Isaw the teaser trailer for The Iron Lady some time ago, accompanied by stills of Meryl Streep in full Thatcher get-up. I was both horrified and fascinated. Although I was born when Margaret “Milk Snatcher” Thatcher was still Prime Minister, it was during the later years of her leadership so I don’t remember a world ran by Thatcher (weather that is good or bad is debatable). Whilst my history classes delved into British politics, my A Levels only covered until the Second World War so I’m somewhat oblivious to what it was like living in Britain in the grasp of Thatcherism. I have often gone with popular culture’s portrayal of our first and only female Prime Minister, particularly the Spitting Image puppet of her and pop songs (Morrissey’s Margaret on the Guillotine, for example: “The kind people have a wonderful dream, Margaret on the guillotine …when will you die?”) to understand what she was like. Ignorant to much of her life, I had a relatively open mind when I sat down to watch The Iron Lady.
The Iron Lady documents the life of Margaret Thatcher (played predominately by Meryl Streep; and by Welsh actress Alexandra Roach in her formative years); the first and only female Prime Minister of the UK. One of the 20th century’s most famous and influential women, the movie shows Thatcher’s life through the years by way of flashbacks, from her humble upbringing as a grocer’s daughter, to meeting husband Denis (played by the dashing Harry Lloyd when younger, and the amazing Jim Broadbent later), to her life as Prime Minister and beyond. We see how she came from nowhere to smash through barriers of gender and class, to be heard, and succeed, in a male dominated world.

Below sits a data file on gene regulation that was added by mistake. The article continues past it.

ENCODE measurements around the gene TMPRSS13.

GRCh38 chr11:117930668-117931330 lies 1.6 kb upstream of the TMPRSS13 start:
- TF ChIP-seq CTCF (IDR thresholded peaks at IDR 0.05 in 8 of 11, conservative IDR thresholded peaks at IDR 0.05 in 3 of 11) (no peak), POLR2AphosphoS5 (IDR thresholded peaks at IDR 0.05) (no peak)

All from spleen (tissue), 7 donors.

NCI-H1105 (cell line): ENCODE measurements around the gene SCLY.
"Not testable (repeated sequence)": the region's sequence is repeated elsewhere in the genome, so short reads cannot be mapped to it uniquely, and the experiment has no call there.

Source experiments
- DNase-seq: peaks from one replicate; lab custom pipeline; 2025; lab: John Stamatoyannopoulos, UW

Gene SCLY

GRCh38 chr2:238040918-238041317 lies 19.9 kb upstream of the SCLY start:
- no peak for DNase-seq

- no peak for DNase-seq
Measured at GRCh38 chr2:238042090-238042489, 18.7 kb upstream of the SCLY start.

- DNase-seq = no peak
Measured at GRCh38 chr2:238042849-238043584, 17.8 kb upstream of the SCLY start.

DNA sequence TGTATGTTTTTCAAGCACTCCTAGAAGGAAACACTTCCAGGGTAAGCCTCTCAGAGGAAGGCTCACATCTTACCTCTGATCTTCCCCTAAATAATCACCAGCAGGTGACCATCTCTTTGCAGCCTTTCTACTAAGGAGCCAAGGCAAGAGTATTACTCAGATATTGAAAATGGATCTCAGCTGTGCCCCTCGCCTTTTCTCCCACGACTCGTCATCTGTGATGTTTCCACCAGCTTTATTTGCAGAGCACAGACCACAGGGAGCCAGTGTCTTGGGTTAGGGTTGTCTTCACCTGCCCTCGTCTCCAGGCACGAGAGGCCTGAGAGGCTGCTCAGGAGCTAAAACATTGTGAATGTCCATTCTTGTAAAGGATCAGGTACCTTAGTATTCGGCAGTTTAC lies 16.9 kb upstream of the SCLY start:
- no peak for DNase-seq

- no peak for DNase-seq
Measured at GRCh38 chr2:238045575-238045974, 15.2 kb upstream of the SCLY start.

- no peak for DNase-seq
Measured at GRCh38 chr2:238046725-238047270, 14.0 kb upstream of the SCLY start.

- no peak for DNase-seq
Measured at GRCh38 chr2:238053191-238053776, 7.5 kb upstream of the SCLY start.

The Iron Lady has faced stern criticism, largely because Margaret Thatcher and many of the characters in the biopic are still very much alive. There have also been some criticisms of factual inaccuracy. I found this film is more about a figure overcoming difficulties to succeed, rather than the events that punctuated her leadership. In fact, the film could have been about any successful woman; the main thing that I took from The Iron Lady was that it was a film about dementia, and grief. Her life as a political spearhead is very much by-the-by as Thatcher’s suffering is devastating to watch, especially in her elderly years seeking solace by conversing with the late Denis. The scenes are so heartbreaking that it doesn’t matter that it is Milk Snatcher Thatcher, one cannot help but empathise with her as she struggles in the grasps of grief.
The casting in The Iron Lady is wonderful, so wonderful that it may be the best thing about the film. Meryl Streep is frighteningly convincing playing the 1980s Thatcher associated with some of the worst times in British history. Similarly, Jim Broadbent is, as always, fantastic providing much of the well received comic effect, offsetting the heavy-going tone. Ignoring Streep’s heavily made-up face, she is quite simply stellar.
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